During the implementation of the adapted Fit & Strong! program in Central Texas, the Texas A&M Fit & Strong! evaluation team along with program developers engaged in best practice quality assurance strategies to assure that the adapted program would be delivered with fidelity (20). This included: (1) fidelity assessments (using a specified fidelity checklist) through observations at the delivery sites; (2) setting up a mechanism for frequent communication with the lay-leaders; and (3) conducting process evaluations of program implementation and participant experiences. The program evaluations assessed participants in terms of: (a) attendance; (b) experiences with the program and instructors; and (c) program impact. Evaluations also included instructors’ experiences and assessment of the program (instructor manual, group discussion, and exercise components) as well as the effectiveness of the instructor training. The fidelity assessments and program evaluations provided further guidance and support for instructors in conducting classes more effectively and correctly. These quality assurance strategies helped reinforce adherence to the curricula material presented through the original program manuals.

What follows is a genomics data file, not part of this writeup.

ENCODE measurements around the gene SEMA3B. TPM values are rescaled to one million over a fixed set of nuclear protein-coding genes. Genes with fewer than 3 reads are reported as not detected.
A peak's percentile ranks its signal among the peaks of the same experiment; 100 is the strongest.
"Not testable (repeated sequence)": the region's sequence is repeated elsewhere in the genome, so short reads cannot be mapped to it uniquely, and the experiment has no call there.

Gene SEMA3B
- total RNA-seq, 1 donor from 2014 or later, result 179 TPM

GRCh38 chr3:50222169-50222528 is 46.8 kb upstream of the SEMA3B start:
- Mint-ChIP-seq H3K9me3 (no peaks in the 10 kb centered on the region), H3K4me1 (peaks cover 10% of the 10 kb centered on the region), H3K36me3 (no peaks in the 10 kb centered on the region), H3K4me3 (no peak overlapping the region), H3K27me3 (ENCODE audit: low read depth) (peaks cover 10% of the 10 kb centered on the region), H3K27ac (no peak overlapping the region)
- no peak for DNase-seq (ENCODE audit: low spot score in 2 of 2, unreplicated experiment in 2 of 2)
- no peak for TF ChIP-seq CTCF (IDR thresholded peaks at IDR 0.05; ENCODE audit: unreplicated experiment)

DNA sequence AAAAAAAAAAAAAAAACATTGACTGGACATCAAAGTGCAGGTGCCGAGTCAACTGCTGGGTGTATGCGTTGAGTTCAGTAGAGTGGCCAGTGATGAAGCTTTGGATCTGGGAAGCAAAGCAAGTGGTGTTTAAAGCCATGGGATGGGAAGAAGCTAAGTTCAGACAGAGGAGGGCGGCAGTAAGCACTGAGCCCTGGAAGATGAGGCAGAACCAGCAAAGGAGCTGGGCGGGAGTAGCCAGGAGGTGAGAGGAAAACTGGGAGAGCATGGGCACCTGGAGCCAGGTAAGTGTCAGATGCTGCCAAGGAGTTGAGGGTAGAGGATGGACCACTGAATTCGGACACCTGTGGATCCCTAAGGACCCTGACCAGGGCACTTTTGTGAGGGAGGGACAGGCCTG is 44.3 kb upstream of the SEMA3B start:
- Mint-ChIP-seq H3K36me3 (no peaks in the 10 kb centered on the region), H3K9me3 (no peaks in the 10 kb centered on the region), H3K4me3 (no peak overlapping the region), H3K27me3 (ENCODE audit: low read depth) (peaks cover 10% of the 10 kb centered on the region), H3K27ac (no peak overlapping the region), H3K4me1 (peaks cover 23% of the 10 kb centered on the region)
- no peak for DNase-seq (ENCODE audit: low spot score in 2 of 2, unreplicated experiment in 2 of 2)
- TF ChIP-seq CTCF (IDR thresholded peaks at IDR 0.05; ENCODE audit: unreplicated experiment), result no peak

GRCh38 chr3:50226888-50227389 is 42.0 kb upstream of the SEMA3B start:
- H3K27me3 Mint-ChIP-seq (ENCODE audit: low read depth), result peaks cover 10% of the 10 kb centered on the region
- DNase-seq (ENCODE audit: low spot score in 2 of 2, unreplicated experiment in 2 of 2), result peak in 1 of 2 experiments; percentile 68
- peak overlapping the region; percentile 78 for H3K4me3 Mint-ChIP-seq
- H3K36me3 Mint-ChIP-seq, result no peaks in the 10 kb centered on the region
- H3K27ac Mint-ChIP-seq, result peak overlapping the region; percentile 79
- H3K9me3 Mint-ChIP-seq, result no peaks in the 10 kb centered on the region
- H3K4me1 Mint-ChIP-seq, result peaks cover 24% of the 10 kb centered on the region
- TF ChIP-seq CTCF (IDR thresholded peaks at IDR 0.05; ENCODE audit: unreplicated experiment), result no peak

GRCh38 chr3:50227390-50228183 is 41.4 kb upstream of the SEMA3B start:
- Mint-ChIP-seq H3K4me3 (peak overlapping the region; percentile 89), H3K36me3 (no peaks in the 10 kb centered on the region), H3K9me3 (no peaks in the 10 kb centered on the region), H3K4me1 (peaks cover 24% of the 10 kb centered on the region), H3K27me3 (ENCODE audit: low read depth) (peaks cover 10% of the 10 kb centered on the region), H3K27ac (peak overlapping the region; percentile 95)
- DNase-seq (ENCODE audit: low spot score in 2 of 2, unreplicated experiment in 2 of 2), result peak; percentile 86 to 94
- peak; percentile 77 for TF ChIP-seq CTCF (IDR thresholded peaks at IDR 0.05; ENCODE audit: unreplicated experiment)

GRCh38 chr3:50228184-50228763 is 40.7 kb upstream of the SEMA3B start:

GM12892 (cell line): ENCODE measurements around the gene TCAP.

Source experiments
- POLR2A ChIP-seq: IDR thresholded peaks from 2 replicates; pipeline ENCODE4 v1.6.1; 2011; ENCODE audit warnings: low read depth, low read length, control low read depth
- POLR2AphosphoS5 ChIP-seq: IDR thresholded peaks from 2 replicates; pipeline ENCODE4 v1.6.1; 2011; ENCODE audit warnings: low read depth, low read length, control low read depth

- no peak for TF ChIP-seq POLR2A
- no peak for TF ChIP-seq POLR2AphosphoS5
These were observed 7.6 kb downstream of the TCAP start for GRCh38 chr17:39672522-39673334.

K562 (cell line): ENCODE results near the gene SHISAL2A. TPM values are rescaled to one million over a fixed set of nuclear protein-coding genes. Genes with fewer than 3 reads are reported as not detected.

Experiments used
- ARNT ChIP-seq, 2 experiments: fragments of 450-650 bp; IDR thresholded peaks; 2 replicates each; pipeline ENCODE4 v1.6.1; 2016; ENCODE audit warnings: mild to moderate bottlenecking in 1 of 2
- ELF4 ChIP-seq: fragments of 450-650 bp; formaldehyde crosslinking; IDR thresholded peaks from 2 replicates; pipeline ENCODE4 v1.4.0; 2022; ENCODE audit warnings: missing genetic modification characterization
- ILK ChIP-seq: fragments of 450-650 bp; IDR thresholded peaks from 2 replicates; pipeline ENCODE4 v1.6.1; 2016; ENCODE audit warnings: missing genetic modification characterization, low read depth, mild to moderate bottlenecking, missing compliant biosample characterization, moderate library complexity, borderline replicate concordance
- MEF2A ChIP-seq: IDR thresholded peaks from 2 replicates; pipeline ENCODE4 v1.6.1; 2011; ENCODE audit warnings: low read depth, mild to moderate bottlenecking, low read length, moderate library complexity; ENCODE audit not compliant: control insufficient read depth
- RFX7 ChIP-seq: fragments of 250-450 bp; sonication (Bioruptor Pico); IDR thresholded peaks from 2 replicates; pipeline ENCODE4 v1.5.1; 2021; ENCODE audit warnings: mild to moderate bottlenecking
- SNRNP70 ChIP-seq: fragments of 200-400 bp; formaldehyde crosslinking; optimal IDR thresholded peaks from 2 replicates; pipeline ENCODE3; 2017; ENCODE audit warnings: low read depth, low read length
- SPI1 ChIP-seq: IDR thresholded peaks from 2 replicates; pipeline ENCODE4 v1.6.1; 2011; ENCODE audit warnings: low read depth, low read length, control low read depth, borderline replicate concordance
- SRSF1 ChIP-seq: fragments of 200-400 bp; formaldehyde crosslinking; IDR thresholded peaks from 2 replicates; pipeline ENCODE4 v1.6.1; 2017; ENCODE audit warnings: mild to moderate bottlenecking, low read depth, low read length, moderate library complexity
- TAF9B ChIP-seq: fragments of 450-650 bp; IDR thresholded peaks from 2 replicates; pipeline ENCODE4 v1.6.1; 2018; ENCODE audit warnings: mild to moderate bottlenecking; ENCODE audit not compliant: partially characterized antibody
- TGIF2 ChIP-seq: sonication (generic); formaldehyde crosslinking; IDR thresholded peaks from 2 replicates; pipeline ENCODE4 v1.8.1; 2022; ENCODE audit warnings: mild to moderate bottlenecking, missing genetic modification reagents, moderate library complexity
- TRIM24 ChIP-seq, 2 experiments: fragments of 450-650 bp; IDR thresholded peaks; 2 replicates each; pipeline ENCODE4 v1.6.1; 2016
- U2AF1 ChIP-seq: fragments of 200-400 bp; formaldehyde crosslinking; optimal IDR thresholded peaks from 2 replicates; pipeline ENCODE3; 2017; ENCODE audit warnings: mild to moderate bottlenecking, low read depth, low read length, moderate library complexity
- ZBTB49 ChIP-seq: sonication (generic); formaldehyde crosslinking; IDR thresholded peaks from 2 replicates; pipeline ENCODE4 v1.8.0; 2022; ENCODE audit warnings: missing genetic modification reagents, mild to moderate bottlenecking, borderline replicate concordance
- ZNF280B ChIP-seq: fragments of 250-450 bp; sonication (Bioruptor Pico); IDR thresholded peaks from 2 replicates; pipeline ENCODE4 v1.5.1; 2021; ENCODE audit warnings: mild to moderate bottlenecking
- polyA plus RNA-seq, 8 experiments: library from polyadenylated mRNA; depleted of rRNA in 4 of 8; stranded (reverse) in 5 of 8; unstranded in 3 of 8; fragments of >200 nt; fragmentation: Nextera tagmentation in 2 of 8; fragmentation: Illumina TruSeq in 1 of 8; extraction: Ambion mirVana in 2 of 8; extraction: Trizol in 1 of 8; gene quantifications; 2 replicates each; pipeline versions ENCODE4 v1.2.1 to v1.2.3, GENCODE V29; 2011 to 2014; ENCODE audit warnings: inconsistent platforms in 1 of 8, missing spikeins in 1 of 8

Program Setting and Delivery
Five intervention sites were selected from Central Texas, and 12 different Fit & Strong! classes were offered across the various sites from September 2012 through June 2013. Site selection was based on three interrelated criteria: (1) community support for hosting Fit & Strong! classes (community “buy-in” was seen as a critical factor for both recruitment and sustainability), (2) facility availability for Fit & Strong! classes, and (3) the presence of a sufficient number of older adults who could benefit from Fit & Strong! and who were interested in participating in the program. The number of participants in each class ranged from 16 to 25, which roughly paralleled the recommended 20–25 participant maximum ideal (21). Institutional review board approval was obtained at Texas A&M University.
Local senior centers, community centers, and health resource centers served as host agencies for the delivery of the Fit & Strong! classes. These host agencies also assisted with program promotion and participant recruitment. For example, a couple of agencies hosted promotional meetings for the program as well as voluntarily conducted on-site program enrollment while coordinating these efforts with Texas A&M program implementers. Many of these agencies expressed appreciation for the offering of a new program at their sites and, thus, were more willing to volunteer their services to assist with promotion and recruitment endeavors.